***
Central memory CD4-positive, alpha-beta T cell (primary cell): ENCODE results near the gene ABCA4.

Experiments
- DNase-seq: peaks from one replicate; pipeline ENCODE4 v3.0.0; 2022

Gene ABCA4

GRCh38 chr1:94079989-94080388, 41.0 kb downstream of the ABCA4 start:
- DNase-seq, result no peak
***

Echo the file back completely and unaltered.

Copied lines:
Central memory CD4-positive, alpha-beta T cell (primary cell): ENCODE results near the gene ABCA4.

Experiments
- DNase-seq: peaks from one replicate; pipeline ENCODE4 v3.0.0; 2022

Gene ABCA4

GRCh38 chr1:94079989-94080388, 41.0 kb downstream of the ABCA4 start:
- DNase-seq, result no peak